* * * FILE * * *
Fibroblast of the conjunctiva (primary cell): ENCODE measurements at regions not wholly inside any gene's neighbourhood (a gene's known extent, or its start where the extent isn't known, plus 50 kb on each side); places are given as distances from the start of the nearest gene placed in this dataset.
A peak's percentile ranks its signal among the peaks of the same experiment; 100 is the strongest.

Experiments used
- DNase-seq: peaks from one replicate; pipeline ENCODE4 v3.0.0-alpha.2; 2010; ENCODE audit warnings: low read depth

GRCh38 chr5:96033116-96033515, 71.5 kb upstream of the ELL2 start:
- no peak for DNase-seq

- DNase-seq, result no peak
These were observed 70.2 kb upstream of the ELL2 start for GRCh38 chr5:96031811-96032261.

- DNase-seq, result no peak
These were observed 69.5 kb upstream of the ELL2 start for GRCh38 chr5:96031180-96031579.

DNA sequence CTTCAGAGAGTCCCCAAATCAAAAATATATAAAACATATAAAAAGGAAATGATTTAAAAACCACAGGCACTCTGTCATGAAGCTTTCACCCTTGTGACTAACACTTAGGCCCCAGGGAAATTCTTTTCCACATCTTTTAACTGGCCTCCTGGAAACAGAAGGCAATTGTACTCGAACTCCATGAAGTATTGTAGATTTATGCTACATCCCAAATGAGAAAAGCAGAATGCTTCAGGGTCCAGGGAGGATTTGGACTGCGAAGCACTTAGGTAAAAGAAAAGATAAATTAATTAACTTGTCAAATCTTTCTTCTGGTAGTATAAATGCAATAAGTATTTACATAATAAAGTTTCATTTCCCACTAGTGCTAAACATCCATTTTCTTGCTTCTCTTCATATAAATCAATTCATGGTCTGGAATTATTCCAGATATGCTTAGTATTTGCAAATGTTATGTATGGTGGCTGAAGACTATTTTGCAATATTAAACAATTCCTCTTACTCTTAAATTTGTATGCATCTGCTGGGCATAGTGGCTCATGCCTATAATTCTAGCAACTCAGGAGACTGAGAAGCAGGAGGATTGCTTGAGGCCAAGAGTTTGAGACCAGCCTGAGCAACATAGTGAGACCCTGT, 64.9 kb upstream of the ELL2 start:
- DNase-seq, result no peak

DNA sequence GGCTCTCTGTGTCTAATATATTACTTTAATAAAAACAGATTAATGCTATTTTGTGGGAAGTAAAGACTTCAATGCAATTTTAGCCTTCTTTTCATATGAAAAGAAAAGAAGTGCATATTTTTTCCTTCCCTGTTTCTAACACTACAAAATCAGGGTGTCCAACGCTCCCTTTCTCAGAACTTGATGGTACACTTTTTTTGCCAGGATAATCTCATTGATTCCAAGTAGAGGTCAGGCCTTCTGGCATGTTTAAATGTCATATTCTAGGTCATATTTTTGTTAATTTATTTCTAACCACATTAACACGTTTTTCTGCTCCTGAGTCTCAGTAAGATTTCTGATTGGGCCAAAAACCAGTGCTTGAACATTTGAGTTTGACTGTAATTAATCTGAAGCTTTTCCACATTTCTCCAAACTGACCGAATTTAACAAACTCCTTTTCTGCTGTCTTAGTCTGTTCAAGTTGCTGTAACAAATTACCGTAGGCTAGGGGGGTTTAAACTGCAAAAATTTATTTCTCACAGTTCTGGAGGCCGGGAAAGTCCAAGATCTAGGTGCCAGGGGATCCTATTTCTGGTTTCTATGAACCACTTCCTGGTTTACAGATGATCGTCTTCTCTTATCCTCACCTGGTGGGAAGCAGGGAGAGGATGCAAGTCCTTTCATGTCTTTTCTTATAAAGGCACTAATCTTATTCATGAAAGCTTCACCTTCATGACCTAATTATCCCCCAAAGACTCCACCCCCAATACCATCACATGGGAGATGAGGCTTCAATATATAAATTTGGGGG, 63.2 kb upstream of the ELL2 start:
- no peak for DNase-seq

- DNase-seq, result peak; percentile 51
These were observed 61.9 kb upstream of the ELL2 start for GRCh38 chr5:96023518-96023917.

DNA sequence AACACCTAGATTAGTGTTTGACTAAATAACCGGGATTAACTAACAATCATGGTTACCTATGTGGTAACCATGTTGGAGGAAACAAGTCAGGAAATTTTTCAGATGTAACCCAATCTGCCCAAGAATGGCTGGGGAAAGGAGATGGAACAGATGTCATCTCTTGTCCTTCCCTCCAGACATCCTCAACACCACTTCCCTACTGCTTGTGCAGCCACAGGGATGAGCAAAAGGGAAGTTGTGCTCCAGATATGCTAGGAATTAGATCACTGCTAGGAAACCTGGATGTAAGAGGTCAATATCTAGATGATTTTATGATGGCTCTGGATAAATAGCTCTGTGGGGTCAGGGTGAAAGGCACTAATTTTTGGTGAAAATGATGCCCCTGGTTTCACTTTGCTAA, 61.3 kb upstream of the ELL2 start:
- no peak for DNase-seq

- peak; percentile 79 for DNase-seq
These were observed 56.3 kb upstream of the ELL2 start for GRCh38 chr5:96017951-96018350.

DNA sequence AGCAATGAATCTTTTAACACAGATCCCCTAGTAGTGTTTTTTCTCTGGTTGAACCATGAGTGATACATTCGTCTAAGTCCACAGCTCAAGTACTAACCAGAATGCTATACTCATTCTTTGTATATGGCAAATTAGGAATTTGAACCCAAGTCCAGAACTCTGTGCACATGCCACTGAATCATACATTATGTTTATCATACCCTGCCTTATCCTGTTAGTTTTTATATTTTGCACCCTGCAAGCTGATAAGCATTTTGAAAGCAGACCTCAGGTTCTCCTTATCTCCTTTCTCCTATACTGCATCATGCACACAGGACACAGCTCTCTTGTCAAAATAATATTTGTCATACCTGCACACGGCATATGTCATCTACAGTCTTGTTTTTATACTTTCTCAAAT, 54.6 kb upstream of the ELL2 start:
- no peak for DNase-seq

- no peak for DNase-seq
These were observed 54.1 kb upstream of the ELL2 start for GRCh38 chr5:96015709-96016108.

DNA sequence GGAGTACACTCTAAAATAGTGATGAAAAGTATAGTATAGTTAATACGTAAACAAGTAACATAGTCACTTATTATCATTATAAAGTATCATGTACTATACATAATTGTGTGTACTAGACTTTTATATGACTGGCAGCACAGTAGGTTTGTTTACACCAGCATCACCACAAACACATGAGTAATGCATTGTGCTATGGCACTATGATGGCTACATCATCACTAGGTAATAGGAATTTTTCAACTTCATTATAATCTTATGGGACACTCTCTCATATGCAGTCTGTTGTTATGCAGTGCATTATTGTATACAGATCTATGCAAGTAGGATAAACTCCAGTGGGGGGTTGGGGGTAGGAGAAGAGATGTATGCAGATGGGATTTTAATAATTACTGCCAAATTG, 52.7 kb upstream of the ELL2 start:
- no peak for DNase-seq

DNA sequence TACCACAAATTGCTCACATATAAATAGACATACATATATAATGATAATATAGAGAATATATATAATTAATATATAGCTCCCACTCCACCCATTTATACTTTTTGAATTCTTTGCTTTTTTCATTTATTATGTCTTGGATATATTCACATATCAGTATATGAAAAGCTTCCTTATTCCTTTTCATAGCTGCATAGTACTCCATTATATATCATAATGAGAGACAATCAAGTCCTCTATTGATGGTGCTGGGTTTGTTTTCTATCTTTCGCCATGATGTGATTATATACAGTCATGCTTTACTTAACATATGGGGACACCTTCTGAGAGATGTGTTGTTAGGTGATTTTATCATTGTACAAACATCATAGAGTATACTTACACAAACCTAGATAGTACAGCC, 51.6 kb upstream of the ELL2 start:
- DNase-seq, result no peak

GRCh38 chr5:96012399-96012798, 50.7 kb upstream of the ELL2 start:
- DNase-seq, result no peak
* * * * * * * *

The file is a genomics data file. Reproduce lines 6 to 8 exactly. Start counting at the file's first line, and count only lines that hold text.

- no peak for DNase-seq

- DNase-seq, result no peak
These were observed 70.2 kb upstream of the ELL2 start for GRCh38 chr5:96031811-96032261.